Face of Defense: Airman Defuses Commercial Airline Incident
By Air Force Tech. Sgt. Kevin Wallace
Special to American Forces Press Service
DOVER AIR FORCE BASE, Del., Jun. 29, 2009 It was enough to make even the calmest airline passengers nervous: an irate man pacing the aisles of a commercial flight shouting, “I want to slit the captain’s throat!”
Col. Thomas Kauth, Logistics Assessment Branch chief, presents Senior Airman Nicholas Barker, 436th Aircraft Maintenance Squadron crew chief, a certificate of appreciation for his excellence during Dover Air Force Base’s Logistics Standardization and Evaluation Program inspection. Two months later, Barker showed his excellence again by subduing an irate man on an international commercial flight. U.S. Air Force photo by Tom Randle
(Click photo for screen-resolution image);high-resolution image available.
However, in the face of this peril on a June 9 U.S. borne flight to Italy, a Dover mechanic came to the rescue.
Though Senior Airman Nicholas Barker, 436th Aircraft Maintenance Squadron crew chief, looked like the many other passengers, by the end of the flight it was apparent he was different – he was a hero.
Barker was headed to Naples, where he was to report for maintenance readiness training. However, fate had a different plan for the crew chief that day and he soon found himself in a perilous situation, strong-arming and securing an enraged man speaking Italian.
“He was pacing up and down the aircraft almost as he was looking for something,” explained the Plymouth, Mich., native. “I wasn’t the only person to notice his strange behavior. People all around were looking at him as if he was drunk and the crew was trying to calm him down.”
Since Barker doesn’t speak Italian, he did not know the severity of the situation at first, but recalled the state of affairs leading up to his intervention.
“The aircraft’s captain came to our section of the plane to try to get the guy back to his seat,” Barker said. “One of the flight attendants looked at me and said, ‘We may need your help.’”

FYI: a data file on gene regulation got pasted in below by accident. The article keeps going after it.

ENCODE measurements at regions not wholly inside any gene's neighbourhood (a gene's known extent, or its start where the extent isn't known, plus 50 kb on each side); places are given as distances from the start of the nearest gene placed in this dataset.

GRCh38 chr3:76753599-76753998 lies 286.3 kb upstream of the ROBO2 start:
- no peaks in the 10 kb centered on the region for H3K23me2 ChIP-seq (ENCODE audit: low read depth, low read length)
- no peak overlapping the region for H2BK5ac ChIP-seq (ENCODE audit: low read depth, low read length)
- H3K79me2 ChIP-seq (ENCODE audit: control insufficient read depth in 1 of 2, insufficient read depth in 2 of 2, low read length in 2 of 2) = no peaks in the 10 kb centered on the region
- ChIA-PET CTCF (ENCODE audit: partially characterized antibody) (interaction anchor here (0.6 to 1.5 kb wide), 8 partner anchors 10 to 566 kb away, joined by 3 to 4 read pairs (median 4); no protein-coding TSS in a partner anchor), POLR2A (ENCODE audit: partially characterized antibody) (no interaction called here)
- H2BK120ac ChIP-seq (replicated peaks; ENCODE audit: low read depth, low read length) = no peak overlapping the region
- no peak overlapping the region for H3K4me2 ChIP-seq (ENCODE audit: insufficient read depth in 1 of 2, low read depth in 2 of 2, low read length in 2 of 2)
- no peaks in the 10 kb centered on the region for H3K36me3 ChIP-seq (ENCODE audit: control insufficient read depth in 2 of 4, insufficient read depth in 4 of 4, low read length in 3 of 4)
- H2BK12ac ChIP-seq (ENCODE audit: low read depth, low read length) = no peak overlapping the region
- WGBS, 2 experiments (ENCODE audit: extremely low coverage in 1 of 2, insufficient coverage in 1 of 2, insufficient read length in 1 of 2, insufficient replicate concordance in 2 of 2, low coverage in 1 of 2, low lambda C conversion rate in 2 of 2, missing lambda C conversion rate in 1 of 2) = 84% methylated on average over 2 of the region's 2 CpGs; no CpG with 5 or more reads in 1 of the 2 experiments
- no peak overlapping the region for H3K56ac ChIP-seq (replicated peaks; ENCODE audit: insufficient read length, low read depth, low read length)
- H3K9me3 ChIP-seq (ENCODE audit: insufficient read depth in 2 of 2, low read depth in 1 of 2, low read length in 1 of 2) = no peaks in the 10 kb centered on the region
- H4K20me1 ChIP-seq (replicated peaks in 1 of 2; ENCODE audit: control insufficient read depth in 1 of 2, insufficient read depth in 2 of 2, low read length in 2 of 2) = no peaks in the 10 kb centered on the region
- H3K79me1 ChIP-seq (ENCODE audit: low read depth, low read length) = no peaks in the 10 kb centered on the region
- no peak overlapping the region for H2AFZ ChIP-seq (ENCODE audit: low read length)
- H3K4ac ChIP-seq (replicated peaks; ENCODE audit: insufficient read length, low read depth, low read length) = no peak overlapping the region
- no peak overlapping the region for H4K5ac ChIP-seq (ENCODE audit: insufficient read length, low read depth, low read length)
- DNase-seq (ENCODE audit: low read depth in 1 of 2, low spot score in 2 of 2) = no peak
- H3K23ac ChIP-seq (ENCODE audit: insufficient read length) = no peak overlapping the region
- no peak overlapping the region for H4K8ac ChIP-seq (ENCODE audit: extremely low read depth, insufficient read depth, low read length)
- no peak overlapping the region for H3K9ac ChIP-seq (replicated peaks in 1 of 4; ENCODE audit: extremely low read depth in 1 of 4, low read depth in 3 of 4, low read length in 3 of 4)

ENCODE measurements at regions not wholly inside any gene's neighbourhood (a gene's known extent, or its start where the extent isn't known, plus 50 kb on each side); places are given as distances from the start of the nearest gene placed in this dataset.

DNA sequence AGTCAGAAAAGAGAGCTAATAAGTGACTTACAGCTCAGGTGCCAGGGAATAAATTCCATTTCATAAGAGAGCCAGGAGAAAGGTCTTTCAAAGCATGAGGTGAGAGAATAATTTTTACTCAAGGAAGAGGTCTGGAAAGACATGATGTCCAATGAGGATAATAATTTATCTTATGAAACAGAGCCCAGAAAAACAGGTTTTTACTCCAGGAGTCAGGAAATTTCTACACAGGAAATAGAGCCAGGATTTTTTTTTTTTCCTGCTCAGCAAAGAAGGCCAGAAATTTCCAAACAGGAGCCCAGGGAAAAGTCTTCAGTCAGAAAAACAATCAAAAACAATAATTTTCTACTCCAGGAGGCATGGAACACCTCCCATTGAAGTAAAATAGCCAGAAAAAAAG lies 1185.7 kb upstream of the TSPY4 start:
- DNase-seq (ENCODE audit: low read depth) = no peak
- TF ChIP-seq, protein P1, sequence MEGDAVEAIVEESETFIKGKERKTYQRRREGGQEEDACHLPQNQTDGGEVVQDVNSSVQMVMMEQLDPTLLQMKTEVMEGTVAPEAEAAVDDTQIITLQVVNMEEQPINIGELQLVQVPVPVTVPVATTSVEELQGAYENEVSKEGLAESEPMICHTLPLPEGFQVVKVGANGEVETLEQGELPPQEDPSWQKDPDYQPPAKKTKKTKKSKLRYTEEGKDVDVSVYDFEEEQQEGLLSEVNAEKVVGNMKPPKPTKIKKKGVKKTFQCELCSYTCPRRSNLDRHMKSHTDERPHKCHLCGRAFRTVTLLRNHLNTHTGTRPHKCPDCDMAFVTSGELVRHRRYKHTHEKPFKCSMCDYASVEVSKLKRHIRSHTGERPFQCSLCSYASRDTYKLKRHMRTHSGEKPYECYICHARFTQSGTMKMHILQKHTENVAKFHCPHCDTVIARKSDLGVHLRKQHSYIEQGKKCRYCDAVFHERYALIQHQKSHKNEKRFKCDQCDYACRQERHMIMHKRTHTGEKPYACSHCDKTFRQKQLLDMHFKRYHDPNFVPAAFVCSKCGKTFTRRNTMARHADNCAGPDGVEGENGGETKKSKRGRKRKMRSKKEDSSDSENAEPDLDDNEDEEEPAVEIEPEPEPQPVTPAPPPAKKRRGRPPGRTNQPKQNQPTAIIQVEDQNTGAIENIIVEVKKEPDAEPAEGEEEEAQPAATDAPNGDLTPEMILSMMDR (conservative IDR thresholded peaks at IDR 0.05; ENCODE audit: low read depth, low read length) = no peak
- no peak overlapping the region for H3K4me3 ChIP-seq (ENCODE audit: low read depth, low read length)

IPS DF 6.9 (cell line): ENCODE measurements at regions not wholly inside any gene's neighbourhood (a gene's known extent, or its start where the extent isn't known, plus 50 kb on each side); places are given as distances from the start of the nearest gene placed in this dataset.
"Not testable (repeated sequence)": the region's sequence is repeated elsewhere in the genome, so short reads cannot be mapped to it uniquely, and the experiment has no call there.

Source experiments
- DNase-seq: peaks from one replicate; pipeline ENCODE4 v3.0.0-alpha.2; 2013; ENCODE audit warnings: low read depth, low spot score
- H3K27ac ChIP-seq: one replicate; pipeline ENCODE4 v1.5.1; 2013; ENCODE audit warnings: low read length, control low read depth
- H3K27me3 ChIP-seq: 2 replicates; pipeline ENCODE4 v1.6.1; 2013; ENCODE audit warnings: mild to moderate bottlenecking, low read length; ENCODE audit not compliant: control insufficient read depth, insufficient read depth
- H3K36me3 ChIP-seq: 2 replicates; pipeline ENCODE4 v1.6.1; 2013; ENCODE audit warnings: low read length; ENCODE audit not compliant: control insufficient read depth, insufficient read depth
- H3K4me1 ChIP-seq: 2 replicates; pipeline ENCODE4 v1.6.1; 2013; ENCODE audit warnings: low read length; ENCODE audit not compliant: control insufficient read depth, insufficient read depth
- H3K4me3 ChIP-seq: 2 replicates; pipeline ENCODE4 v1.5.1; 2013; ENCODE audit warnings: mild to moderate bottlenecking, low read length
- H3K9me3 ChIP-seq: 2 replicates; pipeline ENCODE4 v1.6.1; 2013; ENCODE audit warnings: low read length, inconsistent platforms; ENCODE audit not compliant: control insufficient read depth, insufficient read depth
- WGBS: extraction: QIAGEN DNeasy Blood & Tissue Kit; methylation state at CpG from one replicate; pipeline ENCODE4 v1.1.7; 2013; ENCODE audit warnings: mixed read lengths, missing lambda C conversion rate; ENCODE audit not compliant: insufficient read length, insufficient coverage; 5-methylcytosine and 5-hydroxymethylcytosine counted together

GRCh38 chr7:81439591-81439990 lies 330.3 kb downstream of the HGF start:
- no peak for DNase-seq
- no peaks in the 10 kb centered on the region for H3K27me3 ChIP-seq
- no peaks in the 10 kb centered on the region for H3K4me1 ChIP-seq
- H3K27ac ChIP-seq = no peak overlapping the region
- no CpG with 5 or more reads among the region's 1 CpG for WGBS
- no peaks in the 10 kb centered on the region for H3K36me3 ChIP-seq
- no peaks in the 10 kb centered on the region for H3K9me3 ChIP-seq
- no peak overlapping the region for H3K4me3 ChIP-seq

Barker stood up, but the situation seemed to calm and the passenger seemed to be heading to his seat. Barker returned to his seat as well. A little while later, a voice came over the airliner’s public announcement system asking if anyone had law enforcement or military training.
Barker made his way to the rear of the plane to see what he could do to help. What he found in the plane’s rear was the same guy, more irate than before, saying he hoped the engine would catch fire and that he wanted to slit the captain’s throat. The situation required immediate action.
“A crew member handed me a pair of plastic [hand] cuffs,” Barker recalled. “As I began to walk over to the passenger, he saw the cuffs and started to resist. I then gave the cuffs to a flight attendant so that I could restrain him.”
Barker, along with the many other passengers that day, found themselves in a situation that could have gone downhill fast. Barker knew he had to act.
“I grabbed the guy’s forearm, put my elbow into his shoulder and held him by his throat,” he explained. “I wasn’t choking him, but applying enough pressure that he knew I could if I needed.”
With the man subdued, a flight attendant was able to cuff his hands and feet. After that, Barker situated the man upright in his seat, buckled him in, and tied his cuffs to his seat belt. After he was secure in his restraints, Barker returned to his seat near the front of the aircraft.
It soon became apparent that the man was trying to free himself from his restraints, and Barker was summoned again.
“I just took a seat adjacent to him to keep an intimidating eye on him – it kept him calm,” he said. There was not any more trouble for the remainder of the flight.
Afterward, Barker reflected on his training and the fact that being in the military gave him a leg up in the situation.
“[Servicemembers] know to not freeze up under pressure,” said Barker, adding that most servicemembers willingly sacrifice their safety for that of others. “I didn't have time to think. I knew this guy was a possible threat and this just had to be done.”
The 436th AMXS commander, Maj. Stephanie Halcrow, was not surprised by Barker’s actions.
In fact, excellence seems to be a Barker trademark. He was recognized by Air Mobility Command’s Logistics Standardization and Evaluation Program inspection team for his superior performance during an April inspection.
Halcrow reacted to Barker’s recent heroism in five simple words, “Senior Airman Barker – our hero!”
(Air Force Tech. Sgt. Kevin Wallace serves with the 436th Air Wing public affairs office).